The UK’s largest housing association is locked in a dispute with a major union over the issue of continuing routine repair and maintenance works during the ongoing national lockdown.
More than 200 maintenance staff signed a petition for services to reduced to essential repairs only (picture: Getty)
Unite the Union has presented Clarion Housing Group with a petition signed by more than 200 maintenance staff calling for services to be reduced to essential repairs only as coronavirus cases remain high across the country.
Clarion, which owns and manages 125,000 homes, is continuing to carry out routine repairs but said it is doing so in a COVID-secure way using personal protective equipment, keeping individuals at least two metres apart and avoiding households where individuals are shielding or self-isolating.
But the union claimed to have examples of disciplinary action being threatened against workers who refuse jobs if residents are not observing social distancing.
Clarion has strongly denied these claims.
Tensions were heightened after Unite issued a press release over the issue on Tuesday, a day before a scheduled meeting between its representatives and the housing association.
Clarion said it is “extremely disappointed” that the union put the accusations in the public domain before the discussion took place.
A Clarion spokesperson said: “We met virtually with a Unite representative on 19 January and they presented no evidence during that meeting to support the claims that they have already put into the public domain.
“During the discussion we offered to complete a full internal investigation should any specific details be available for us to consider.”
Unite said it believes the safest option is to pause routine repairs.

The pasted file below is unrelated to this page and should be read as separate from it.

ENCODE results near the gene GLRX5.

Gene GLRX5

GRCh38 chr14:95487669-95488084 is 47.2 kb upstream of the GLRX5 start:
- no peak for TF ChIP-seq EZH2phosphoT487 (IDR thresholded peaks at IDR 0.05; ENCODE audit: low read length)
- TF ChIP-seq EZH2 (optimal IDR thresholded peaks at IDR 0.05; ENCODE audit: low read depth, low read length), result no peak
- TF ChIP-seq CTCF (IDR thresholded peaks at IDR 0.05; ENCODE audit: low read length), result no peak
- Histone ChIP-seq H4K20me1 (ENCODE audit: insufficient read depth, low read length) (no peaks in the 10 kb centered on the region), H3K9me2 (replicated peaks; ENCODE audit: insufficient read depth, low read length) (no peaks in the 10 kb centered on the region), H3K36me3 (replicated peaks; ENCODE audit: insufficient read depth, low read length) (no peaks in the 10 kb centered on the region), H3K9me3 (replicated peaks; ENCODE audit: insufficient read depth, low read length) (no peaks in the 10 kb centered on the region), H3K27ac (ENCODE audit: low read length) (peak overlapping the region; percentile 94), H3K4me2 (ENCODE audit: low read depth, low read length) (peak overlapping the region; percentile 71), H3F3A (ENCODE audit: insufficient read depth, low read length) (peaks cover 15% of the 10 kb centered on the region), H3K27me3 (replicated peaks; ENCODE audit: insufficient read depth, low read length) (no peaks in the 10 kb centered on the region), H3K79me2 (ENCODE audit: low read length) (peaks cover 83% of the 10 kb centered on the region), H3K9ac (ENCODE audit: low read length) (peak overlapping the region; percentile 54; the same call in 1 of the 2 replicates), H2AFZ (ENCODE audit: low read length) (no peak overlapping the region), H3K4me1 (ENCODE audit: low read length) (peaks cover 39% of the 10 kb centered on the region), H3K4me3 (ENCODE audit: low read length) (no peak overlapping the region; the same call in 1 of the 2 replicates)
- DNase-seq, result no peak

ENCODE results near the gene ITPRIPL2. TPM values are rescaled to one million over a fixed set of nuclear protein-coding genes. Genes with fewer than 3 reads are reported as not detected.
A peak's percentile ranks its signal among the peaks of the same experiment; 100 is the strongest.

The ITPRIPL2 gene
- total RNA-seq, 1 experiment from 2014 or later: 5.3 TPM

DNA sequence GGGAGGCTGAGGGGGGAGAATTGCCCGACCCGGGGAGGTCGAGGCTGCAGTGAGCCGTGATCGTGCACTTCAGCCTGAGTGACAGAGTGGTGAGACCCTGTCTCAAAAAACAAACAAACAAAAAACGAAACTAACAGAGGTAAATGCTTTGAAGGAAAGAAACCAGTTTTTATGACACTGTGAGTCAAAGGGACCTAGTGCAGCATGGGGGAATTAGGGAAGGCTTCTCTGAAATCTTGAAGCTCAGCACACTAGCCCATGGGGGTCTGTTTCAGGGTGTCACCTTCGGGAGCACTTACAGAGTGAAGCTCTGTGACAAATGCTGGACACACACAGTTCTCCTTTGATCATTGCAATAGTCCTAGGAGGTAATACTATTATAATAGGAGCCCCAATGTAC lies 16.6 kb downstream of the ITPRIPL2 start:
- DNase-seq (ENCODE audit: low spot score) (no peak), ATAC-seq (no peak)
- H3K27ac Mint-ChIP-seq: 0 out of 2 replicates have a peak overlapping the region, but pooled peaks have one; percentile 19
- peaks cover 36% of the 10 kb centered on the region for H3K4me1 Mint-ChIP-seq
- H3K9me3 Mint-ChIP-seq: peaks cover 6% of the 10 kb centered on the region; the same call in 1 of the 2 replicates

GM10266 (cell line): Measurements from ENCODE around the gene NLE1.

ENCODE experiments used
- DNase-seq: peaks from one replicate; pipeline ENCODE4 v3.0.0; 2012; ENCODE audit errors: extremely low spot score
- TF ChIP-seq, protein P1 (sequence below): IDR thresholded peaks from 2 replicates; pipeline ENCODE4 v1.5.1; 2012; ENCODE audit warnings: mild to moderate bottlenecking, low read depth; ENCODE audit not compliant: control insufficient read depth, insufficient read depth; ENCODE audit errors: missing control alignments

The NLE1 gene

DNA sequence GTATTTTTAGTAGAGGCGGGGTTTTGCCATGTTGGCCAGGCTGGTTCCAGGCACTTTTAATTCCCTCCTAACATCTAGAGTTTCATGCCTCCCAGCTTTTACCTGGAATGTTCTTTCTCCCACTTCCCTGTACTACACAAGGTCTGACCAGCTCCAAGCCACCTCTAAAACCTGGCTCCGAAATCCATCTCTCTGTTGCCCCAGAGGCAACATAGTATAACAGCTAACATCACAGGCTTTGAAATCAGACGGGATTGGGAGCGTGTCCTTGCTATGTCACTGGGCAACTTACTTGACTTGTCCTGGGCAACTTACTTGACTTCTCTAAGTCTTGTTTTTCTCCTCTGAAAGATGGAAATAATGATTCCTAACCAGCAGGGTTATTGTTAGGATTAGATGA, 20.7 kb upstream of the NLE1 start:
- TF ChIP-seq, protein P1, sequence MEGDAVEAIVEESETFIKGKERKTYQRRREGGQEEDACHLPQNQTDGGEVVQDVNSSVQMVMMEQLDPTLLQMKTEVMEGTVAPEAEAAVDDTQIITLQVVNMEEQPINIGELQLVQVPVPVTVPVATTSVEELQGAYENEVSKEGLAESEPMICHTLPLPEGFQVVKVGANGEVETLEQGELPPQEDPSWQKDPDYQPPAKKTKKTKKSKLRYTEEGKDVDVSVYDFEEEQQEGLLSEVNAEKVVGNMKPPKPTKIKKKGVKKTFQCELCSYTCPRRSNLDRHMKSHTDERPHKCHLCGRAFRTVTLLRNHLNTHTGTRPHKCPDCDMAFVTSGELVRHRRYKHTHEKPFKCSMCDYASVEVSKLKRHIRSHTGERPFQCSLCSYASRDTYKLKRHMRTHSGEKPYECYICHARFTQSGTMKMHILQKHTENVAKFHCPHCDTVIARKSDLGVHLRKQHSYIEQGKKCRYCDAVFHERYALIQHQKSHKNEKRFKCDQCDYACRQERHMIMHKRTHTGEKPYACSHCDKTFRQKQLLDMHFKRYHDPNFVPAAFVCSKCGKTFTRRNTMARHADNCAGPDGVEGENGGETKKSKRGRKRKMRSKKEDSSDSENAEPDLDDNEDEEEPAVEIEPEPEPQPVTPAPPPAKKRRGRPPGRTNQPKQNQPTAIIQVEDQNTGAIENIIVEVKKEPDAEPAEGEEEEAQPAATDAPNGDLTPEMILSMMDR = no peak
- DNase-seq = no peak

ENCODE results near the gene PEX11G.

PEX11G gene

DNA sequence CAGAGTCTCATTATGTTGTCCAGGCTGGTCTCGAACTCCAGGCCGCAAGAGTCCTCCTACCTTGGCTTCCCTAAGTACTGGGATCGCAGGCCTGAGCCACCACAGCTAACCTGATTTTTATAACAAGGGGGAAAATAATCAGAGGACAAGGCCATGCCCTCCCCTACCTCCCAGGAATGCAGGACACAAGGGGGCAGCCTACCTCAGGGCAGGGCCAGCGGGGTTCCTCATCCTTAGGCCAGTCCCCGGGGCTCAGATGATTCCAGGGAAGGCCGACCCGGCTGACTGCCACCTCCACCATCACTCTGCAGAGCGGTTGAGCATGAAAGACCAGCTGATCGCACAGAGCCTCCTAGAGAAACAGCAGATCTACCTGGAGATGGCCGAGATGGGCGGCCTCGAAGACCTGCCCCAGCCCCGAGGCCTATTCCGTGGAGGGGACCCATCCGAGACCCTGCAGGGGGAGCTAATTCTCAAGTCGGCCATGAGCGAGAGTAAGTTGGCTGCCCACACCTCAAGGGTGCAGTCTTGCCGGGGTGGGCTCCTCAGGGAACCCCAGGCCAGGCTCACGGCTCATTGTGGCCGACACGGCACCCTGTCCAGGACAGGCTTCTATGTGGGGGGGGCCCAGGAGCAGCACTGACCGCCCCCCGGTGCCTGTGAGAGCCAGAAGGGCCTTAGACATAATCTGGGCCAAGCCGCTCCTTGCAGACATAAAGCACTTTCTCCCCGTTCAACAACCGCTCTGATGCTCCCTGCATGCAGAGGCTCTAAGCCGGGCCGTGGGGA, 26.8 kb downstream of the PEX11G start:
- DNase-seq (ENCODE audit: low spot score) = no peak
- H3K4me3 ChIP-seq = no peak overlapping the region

Government guidance states that tradespeople are still able to work in other people’s homes “where it is necessary”, as long as risk assessments are carried out and steps are taken to reduce the risk of infection.
Social landlords across the country are understood to be varying in their approaches to repairs during the third lockdown.
Matt Freeman, regional officer at Unite, said: “Despite the issues raised, the key takeaway from the meeting was that Clarion is not changing its position.
“However, the managers did commit to investigate the clear issues that have been raised by Unite.
“We are also concerned that those who are vulnerable or have childcare responsibilities should be given the opportunity to be furloughed – Clarion has not taken up the government’s furlough schemes.
“At present, staff are being told to take annual or unpaid leave or reduce their hours if no other options are available.”
Clarion said its commitment to safety and well-being of staff is “unconditional”, adding: “We have confidence that all of our teams continue to deliver services in line with both Clarion and government guidance, providing repairs to hundreds of households every day.”
Unite said it will discuss its next steps with members but that it is keen to resolve the issues in a “constructive fashion”.